Updated: October 7, 2021
Investors can be conservative, moderate, or aggressive. The type of investor that you are will dictate your decisions and strategies when it comes to managing your investment portfolio.
In the same vein, there are also different types of traders – both in the stock market and in currencies or forex.
Today’s guest post will talk about what these types are, particularly in forex trading, so that if ever you decide to become a trader, then it will be easier for you to choose which one you’d like to be.
The different types of traders
Are you the type of trader who never leaves open positions after a trading session or are you someone who is willing to wait hours or even days holding positions? Are you satisfied with just a few hundred pips of profit, or are you aiming for something bigger?
Your answers to these are among the factors that determine what kind of trader you are.
While we all have our own terms for the different kinds of traders and their respective styles, the generally accepted terms for trader types fall into three designations: day traders, swing traders, and position traders.
So what differentiates these trader types from one another? Let’s take a look.
Scalpers are the ultimate short term traders. They operate in even smaller time frames than day traders. They are frenetic traders who spend a large chunk of time glued to their chosen markets, making scalpers among the most dedicated traders.
Capital: While scalpers don’t necessarily need a large amount of capital to begin trading, they will need a steady flow of money for them to take advantage of any opportunities that pop up in the marketplace.
Target profits: Scalpers don’t rely on large trades for their profit, but rather small gains multiplied over a large number of small trades. Over time, these small gains add up to a substantial amount. Think of them being similar to business owners who sell products at a lower rate – with lower profits per item sold – but make up for it by the sheer amount of merchandise moved.
2. Day Traders
Day Traders live their trading lives one small chunk at a time. They’re the guys who aim for short term trades, usually for periods of less than 20 minutes. Since they trade in very short time frames, they tend to focus more on immediate trends than long term bias.
Capital: Often (but not always), one of the reasons day traders trade the way they do is that they don’t have that much capital to absorb early losses. Thus, day traders can survive with a smaller capital base than other trader types.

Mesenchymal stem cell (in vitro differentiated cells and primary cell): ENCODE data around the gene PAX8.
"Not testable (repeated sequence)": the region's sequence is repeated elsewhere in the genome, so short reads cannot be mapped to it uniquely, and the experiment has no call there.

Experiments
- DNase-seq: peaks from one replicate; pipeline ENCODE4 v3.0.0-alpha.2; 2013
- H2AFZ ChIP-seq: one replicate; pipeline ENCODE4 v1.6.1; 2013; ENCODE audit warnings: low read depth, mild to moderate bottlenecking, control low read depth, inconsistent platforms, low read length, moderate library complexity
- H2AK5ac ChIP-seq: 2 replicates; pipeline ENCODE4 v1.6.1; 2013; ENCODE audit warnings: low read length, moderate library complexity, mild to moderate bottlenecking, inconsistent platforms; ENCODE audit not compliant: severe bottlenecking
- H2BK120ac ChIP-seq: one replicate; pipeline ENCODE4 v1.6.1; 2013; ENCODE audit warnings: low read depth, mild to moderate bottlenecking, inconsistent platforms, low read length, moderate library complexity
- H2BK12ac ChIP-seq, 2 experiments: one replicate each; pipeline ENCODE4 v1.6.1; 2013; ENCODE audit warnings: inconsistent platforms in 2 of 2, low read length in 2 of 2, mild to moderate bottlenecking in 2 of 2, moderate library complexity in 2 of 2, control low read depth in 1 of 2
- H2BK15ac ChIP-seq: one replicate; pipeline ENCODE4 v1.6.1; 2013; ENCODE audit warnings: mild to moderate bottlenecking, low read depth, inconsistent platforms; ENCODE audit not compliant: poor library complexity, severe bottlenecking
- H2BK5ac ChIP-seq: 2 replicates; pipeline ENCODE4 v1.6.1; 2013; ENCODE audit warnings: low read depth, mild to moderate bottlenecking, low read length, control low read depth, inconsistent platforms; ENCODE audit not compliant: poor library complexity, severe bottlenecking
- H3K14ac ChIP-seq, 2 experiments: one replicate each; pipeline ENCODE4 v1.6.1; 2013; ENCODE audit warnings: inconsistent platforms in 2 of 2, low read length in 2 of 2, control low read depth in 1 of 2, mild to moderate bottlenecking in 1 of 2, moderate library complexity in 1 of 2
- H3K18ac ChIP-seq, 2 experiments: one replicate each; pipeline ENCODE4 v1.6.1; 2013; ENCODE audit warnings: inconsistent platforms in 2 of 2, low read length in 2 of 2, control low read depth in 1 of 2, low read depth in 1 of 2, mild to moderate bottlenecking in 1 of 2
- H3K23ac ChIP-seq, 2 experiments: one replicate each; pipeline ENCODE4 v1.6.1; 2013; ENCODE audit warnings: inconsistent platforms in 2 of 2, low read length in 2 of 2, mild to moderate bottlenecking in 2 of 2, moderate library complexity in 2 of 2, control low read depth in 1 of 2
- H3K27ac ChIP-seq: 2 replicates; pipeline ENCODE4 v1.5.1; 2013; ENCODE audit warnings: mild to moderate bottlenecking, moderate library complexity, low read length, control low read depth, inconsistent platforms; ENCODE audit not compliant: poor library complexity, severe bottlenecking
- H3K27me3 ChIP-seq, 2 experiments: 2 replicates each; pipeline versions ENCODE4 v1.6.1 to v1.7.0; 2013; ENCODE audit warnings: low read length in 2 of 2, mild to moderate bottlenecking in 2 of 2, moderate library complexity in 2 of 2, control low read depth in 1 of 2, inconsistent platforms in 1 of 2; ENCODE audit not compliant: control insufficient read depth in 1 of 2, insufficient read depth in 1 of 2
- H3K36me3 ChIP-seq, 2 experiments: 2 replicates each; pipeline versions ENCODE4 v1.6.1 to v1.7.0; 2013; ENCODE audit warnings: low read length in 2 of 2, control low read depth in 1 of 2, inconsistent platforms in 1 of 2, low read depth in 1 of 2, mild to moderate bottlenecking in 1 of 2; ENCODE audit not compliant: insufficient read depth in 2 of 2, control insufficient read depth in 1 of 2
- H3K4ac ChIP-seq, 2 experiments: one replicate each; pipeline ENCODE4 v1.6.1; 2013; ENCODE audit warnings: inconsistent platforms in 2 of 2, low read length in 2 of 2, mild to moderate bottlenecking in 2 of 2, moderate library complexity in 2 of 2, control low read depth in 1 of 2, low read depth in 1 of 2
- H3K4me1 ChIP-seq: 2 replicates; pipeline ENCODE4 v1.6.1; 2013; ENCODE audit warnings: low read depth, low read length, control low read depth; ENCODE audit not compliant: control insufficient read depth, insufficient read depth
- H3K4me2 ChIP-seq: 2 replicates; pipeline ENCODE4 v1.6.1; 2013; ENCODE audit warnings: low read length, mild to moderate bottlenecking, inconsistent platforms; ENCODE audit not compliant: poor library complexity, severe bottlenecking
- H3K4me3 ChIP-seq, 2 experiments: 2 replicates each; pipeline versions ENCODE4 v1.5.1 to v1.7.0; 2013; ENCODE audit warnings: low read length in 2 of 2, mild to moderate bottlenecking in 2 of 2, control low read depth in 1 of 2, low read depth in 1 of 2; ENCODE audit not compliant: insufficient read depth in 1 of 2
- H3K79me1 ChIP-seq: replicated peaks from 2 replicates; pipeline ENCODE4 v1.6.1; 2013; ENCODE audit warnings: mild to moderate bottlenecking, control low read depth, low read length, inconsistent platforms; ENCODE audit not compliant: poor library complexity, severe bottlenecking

Target profits: Day traders don’t leave positions open for very long, so they are rather limited with their potential profits. These kinds of traders usually profit on volume rather than home runs, with profit usually below 100 pips per trade.
3. Swing Traders
Swing Traders hold trades for longer periods, usually up to a few days. These kinds of traders have the luxury of not constantly monitoring trades, with the flip side of requiring a bit more patience with the market.
Capital: Swing traders will need more capital than day traders to weather the storms of volatility that will inevitably come their way. Capital for swing traders should be enough that they don’t hit the margin call level.
Target profits: Due to the longer time frame of open trades, swing traders can potentially earn a larger profit, with up to hundreds of pips per trade between opening and closing of positions. Swing traders can capitalize on medium-term trends in the marketplace.
4. Position Traders
Position Traders are the guys with the largest capital. They can hold trades for up to years depending on their trading strategy. Position traders are uncommon with the “regular” crowd, due to the high capital requirements.
Capital: These traders will experience the extreme ups and downs of the market, and they will need to have enough capital to weather the strongest storms. This means a larger capital than what most people will usually invest in the market.
Target profits: All that patience means that position traders often enjoy the highest potential payoff. Due to the luxury of being able to follow long term trends, these traders can often earn up to thousands of pips per trade.
About the Author:
Bwayan Jordison is a gamer, toy collector, and a forex trader. He often writes articles to help and educate everyone about the foreign exchange market. Read his previous article here: What to Expect as a Forex Trader
Sir forgive me for my negative question, suppose I started trading stocks worth P10,000 during the opening and at the end of the day, due to a bearish market, I lost the same amount, am I still considered invested?